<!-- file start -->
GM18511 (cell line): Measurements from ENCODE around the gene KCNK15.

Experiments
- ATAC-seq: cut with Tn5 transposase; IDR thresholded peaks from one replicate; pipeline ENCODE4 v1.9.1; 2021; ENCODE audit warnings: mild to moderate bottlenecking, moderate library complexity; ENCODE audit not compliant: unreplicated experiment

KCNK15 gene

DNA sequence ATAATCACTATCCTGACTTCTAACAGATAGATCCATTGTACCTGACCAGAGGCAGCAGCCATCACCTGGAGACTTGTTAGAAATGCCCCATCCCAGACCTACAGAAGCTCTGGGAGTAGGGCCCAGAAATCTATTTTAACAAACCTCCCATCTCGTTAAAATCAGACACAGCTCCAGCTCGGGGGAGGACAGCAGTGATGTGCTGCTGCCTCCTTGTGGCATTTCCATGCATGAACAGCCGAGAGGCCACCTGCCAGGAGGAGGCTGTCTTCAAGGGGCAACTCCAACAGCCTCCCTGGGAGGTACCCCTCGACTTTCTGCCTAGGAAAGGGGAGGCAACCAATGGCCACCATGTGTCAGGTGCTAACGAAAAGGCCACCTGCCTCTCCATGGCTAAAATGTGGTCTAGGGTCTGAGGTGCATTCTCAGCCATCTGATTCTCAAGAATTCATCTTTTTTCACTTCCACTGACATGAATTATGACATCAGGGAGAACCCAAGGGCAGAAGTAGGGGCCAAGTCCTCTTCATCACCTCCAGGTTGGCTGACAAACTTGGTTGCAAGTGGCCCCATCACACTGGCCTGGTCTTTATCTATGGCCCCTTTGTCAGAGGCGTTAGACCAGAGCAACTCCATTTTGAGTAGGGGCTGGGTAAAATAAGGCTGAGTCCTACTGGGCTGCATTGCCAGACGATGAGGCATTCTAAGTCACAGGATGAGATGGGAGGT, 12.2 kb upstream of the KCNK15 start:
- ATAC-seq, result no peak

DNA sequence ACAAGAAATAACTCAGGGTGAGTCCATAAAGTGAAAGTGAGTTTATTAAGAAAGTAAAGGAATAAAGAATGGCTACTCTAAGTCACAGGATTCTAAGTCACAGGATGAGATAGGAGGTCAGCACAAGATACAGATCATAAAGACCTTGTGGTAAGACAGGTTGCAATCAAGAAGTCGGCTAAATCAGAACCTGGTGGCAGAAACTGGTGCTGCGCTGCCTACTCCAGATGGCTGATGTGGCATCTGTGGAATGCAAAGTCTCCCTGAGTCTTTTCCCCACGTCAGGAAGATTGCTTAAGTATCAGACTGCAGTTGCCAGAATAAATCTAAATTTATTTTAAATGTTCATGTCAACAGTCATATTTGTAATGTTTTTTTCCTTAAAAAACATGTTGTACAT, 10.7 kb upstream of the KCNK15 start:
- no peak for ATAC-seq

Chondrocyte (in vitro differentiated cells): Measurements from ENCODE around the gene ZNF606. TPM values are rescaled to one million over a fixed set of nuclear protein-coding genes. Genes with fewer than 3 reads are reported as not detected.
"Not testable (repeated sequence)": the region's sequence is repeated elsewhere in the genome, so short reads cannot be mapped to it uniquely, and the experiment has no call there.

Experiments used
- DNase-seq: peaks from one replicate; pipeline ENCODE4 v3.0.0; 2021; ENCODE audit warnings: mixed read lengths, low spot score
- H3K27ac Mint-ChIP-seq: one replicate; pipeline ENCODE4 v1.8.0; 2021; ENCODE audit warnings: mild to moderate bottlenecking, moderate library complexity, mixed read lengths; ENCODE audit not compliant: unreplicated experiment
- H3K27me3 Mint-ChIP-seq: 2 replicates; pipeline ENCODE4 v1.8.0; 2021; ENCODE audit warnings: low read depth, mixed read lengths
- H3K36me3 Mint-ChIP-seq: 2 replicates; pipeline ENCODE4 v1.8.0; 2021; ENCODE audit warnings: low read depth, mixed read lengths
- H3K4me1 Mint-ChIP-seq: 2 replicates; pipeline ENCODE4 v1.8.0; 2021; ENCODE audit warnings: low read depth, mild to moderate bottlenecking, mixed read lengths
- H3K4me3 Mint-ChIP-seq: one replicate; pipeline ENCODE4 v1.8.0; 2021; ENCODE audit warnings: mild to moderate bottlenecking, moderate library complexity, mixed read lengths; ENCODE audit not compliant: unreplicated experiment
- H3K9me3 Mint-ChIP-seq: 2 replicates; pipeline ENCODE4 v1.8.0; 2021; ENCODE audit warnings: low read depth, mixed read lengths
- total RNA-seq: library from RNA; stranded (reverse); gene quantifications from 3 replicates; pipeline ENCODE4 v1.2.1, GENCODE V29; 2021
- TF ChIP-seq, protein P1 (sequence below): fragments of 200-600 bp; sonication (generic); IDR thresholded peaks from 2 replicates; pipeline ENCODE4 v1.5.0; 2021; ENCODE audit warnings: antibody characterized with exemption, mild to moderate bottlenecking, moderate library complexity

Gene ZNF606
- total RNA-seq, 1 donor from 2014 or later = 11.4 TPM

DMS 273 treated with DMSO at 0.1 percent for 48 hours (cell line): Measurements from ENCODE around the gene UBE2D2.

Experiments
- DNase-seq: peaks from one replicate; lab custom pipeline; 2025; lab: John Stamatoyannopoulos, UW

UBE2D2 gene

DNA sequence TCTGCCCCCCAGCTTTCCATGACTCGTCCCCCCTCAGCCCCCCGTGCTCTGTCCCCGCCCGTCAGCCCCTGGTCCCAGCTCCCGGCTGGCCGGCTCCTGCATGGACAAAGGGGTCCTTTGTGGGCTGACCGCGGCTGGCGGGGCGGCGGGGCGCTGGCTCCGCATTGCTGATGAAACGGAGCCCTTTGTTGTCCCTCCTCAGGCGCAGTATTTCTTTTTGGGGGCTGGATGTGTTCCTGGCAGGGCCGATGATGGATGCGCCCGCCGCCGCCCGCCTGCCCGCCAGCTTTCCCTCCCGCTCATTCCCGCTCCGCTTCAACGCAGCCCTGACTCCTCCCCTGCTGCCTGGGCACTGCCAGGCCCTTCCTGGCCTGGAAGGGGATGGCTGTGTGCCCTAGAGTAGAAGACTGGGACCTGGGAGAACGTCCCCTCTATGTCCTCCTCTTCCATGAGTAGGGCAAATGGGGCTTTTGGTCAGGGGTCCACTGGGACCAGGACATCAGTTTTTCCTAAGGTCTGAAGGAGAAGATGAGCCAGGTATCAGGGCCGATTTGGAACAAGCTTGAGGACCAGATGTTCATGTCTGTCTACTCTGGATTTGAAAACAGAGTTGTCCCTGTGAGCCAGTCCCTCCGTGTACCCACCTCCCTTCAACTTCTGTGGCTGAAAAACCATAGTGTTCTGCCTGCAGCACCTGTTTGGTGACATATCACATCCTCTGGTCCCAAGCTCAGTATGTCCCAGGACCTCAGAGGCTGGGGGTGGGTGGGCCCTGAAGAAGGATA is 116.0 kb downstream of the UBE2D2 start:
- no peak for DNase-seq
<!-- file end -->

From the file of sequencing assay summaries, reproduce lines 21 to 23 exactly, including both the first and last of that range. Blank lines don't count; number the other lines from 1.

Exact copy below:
Gene ZNF606
- total RNA-seq, 1 donor from 2014 or later = 11.4 TPM

DMS 273 treated with DMSO at 0.1 percent for 48 hours (cell line): Measurements from ENCODE around the gene UBE2D2.